The Olympics Is Shutting Down Public Protest. Here's Why We Should Be Concerned

Ever heard of a little thing called free speech?

Katherine Singh
olympics shutting down protests: the iconic photo from the 1968 Olympics featuring American runners Tommie Smith and John Carlos standing on the podium and making the Black power salute
American runners Tommie Smith and John Carlos raise their fists in the Black Power salute at the 1968 Olympics (Photo: Getty Images)

On January 9, the International Olympics Committee announced that it’s banning all political protests at the 2020 Summer Games, which are set to be held in Tokyo, Japan from July 24 to August 9. In a three-page-guideline, the IOC reiterated Rule 50 of the Olympic Charter. Per the document, athletes are not permitted to protest or host demonstrations at all Olympic venues; these displays of protest include: displaying any political messaging (including signs or armbands) and any gestures of “a political nature,” which includes any hand gestures or kneeling.

According to the IOC, athletes do have the right to express political views in press conferences, interviews and on social media (which, I guess, is something?).

“We believe that the example we set by competing with the world’s best while living in harmony in the Olympic Village is a uniquely positive message to send to an increasingly divided world,” the IOC wrote of its decision. “This is why it is important, on both a personal and a global level, that we keep the venues, the Olympic Village and the podium neutral and free from any form of political, religious or ethnic demonstrations.”

But while the IOC might think that its decision is helping to send a positive message during a time when everything in the world is a literal dumpster fire, it’s is actually kind of scary—here’s why.

First of all, it’s hypocritical AF

The IOC’s recent decree couldn’t have come at a more divisive time. With racism still very much a going concern in both Canada and the United States (ICYMI, the latest is that people of Iranian descent are being detained at airports, pretty much only because they’re Iranian), WWIII trending and the Sussexes leaving the royal fam after years of harassment and racism, it’s safe to say that most people are on edge when it comes to the state of the world.

Which makes ignoring said trash fire almost impossible, and makes anyone who thinks they can easily just tune it out super naïve—especially when it comes to the world of sports. Because it’s pretty impossible to separate politics and sports…and that goes all the way to the top.

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In the newly emphasized guidelines, the IOC stressed that: “It is a fundamental principle that sport is neutral and must be separate from political, religious or any other type of interference.” Which as USA Today opinion writer Nancy Armor points out in a January 9 op-ed, is a load of BS, especially considering the IOC is so politically involved itself. Not only is the IOC linked to the United Nations via its observer status (which gives the UN direct access to the IOC and its 206 National Olympic Committees), but as Armor pointed out, IOC President Thomas Bach utilized the Olympic games as a means to try and smooth over tensions between North and South Korea. When the announcement was made that the countries would be competing as a unified team for the 2018 winter Olympics in Pyeongchang, Bach said that the games were “hopefully opening the door to a brighter future on the Korean peninsula.” And, after the countries proposed a joint bid for the 2032 Olympics, Bach hailed it as “one further step showing how sport can once more make a contribution to peace on the Korean Peninsula and the world.” Which sounds like politics and sports intersecting if I’ve ever heard it.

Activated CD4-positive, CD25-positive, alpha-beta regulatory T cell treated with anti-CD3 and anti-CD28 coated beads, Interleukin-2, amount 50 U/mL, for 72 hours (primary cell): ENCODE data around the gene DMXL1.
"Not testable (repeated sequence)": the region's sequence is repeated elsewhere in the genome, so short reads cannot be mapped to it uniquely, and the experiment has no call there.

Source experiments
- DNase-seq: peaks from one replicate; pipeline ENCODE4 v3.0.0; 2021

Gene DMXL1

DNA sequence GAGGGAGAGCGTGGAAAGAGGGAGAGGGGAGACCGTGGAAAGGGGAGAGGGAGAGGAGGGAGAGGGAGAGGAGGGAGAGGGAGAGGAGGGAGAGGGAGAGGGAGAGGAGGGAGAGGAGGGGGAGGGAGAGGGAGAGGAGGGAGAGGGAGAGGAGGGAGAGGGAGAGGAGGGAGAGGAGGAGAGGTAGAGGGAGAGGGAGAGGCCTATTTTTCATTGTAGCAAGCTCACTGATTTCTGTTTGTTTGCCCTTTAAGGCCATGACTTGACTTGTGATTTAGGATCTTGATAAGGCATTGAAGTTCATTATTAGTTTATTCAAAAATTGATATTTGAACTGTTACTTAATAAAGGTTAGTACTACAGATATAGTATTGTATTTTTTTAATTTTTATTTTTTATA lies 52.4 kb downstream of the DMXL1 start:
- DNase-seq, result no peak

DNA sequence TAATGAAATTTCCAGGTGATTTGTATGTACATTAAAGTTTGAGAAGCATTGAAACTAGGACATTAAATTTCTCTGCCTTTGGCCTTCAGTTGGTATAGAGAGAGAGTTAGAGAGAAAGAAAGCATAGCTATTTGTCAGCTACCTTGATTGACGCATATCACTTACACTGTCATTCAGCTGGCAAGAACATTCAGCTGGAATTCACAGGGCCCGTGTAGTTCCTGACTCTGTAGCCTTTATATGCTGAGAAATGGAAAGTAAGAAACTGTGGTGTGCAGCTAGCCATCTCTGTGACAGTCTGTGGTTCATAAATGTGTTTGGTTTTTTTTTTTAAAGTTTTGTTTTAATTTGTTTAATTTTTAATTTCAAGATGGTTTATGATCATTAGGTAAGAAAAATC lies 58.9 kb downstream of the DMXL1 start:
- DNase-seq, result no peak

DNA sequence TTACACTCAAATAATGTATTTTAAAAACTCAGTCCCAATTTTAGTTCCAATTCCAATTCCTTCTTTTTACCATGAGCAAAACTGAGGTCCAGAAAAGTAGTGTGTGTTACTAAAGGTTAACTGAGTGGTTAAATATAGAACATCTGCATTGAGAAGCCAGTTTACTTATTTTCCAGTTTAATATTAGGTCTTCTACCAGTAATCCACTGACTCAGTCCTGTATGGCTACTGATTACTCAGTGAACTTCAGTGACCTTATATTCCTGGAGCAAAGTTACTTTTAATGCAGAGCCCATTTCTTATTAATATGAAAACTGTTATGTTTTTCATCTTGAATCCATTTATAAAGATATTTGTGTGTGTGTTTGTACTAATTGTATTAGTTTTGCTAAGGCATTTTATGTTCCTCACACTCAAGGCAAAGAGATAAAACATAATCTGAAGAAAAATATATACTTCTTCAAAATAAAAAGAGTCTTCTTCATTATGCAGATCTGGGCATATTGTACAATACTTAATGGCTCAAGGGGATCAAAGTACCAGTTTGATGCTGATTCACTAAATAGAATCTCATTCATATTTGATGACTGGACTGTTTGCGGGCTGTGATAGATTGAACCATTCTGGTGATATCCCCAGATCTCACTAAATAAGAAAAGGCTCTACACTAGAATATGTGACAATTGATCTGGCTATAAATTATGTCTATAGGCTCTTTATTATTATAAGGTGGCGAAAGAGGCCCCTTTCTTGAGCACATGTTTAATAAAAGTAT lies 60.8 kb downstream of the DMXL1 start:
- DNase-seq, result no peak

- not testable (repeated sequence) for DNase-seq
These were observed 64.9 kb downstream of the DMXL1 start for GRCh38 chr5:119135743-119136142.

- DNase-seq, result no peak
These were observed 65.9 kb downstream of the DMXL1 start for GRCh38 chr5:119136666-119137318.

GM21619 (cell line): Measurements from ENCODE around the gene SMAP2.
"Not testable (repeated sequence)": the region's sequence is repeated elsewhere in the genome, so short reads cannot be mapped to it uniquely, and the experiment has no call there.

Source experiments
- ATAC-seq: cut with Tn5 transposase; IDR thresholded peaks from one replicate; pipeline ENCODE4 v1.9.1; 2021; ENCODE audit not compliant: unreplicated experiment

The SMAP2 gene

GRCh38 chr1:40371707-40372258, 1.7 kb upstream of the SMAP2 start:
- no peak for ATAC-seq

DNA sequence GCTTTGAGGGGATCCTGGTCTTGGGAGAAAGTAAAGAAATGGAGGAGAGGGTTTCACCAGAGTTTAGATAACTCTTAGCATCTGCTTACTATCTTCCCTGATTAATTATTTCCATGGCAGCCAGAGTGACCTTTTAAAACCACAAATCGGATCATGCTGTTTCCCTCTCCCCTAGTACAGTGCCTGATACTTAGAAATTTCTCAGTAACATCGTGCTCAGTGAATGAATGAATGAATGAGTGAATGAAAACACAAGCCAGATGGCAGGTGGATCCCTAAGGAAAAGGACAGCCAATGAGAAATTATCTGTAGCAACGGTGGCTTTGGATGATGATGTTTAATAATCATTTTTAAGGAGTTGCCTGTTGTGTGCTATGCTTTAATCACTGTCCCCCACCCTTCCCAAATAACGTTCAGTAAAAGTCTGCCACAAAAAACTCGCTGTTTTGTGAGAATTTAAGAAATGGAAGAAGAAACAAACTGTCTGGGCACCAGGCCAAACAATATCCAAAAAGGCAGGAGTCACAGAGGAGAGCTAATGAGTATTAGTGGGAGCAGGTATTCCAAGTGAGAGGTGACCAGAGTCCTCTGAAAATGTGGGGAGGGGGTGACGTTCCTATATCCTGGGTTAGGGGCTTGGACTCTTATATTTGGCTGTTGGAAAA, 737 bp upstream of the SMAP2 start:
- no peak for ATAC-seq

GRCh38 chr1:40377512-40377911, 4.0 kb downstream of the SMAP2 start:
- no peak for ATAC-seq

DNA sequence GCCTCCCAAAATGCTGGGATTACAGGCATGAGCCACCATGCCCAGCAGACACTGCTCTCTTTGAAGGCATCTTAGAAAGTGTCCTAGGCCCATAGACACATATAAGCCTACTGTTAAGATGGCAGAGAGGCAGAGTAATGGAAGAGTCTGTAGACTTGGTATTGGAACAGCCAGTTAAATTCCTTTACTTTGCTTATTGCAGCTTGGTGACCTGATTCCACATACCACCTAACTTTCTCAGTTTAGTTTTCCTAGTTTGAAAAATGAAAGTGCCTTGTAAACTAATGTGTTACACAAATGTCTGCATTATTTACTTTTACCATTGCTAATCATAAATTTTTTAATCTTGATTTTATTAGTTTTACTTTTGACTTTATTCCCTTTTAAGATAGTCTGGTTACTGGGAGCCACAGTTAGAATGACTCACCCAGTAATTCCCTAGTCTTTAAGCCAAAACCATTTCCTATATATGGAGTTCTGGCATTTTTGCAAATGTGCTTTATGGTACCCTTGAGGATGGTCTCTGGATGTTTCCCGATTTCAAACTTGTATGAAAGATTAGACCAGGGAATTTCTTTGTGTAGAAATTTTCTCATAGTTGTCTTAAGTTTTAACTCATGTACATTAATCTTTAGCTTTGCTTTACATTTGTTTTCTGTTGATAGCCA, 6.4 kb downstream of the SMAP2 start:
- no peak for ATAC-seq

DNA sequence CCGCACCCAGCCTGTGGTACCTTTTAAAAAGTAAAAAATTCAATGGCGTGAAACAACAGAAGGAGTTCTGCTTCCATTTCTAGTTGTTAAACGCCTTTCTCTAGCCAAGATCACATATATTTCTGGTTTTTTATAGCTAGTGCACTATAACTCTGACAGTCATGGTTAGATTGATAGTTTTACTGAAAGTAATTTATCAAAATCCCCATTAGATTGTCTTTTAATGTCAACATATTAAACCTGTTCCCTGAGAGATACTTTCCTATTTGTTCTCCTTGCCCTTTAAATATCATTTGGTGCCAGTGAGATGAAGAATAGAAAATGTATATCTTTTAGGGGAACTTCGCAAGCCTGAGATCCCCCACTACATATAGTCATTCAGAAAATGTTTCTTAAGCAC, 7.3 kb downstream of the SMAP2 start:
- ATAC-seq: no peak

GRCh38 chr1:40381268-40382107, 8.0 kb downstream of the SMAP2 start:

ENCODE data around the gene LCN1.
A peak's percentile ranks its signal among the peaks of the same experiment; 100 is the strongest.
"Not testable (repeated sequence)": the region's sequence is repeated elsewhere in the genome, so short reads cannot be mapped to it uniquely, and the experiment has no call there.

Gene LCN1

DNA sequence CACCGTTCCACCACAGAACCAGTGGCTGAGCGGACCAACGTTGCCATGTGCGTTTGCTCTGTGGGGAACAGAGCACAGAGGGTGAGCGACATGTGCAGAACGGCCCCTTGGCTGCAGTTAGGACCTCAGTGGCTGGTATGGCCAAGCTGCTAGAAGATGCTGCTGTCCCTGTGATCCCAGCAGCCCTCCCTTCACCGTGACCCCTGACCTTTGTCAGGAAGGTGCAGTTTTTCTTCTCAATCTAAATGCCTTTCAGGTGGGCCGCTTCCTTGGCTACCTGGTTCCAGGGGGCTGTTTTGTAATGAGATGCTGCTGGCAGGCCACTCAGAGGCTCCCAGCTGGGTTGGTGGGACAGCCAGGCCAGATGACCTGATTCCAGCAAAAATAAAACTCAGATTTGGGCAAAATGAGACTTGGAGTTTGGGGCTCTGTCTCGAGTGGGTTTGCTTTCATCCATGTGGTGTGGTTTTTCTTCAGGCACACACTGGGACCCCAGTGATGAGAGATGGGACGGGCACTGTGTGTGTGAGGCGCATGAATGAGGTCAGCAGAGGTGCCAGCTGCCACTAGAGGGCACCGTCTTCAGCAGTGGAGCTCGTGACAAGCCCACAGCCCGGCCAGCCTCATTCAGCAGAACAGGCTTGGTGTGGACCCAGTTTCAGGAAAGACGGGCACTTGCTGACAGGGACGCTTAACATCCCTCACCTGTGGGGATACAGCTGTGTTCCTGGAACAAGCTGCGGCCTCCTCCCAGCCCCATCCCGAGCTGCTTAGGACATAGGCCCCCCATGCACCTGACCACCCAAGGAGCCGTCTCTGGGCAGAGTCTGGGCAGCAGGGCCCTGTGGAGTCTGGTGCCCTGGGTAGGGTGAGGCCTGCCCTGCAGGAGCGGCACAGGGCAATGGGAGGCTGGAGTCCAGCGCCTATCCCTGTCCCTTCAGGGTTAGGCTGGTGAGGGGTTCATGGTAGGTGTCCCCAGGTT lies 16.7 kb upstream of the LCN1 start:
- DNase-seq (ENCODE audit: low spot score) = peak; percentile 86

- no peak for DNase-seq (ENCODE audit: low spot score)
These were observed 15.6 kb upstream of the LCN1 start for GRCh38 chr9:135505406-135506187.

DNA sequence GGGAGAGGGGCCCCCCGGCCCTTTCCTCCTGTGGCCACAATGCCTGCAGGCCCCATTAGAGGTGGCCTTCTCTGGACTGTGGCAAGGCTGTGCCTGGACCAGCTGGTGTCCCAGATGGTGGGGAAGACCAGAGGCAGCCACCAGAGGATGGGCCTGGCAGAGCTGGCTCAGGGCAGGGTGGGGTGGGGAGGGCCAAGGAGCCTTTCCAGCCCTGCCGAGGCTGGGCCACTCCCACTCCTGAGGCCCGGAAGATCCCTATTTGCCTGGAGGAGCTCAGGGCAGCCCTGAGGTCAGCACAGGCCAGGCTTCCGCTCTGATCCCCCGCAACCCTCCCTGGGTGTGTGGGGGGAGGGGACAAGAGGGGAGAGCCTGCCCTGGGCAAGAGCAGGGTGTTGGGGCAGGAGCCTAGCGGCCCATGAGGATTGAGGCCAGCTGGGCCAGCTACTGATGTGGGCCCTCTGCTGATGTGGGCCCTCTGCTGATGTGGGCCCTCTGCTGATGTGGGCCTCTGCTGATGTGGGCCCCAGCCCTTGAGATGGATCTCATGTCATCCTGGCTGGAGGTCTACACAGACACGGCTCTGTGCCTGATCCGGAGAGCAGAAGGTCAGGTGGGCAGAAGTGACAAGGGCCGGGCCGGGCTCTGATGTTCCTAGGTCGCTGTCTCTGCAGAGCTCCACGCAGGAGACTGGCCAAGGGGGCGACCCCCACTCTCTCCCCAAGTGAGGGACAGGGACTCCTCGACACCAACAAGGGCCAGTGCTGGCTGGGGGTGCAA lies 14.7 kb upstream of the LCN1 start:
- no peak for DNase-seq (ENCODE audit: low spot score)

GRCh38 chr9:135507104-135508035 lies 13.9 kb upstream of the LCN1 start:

And who could forget the infamous Russian doping scandal, which found that the Russian government was involved in helping its athletes dope for better performances—and then helped cover it up.

Not to mention the fact that, as TSN anchor and reporter Kayla Grey points out, the games have become an arena for political leaders to take part and represent their countries as well. “We can’t just stay in our lane and say, ‘Oh, this can just be sports driven,'” she says of the Games. “Because, especially at this level, when you’re having political figures show up; when you’re having presidents, when you’re having prime ministers show up at these games and represent themselves, [then] you’re having people of power represent themselves outside of athletics itself; [so] you cannot separate the two.

“And if the IOC wants to [separate the two], [then] stop having people show up that are political figures,” she concludes.

It’s naïve to the political time that we’re in

And not only is it hypocritical, but also super naïve; because, hey IOC, if you haven’t noticed, the world is literally burning right now, and platitudes don’t help. Grey agrees that sports can help be a uniting force, and has seen it firsthand in her reporting, most recently of the Toronto Raptor’s iconic 2019 Championship run. But she says it’s foolish to sports can mend all our divisions. “I think that people in sport love to hide behind that BS of how sports is supposed to unite us,” she says. “Yes, sports is one of the rare things that unites a nation; but guess what? We are people at the end of the day and we are fooling ourselves if we’re pretending that everything is OK.”

“Look at the news over the last couple of weeks,” Grey says. “How could we just go out there as human beings and not address what’s going on in our world? What’s unifying us right now is not sport,” she continues, “what’s unifying us right now across the globe, is that things are not OK. It is not peaceful and I don’t think that it’s smart for anyone to pretend that things are OK— because that’s not how change happens.”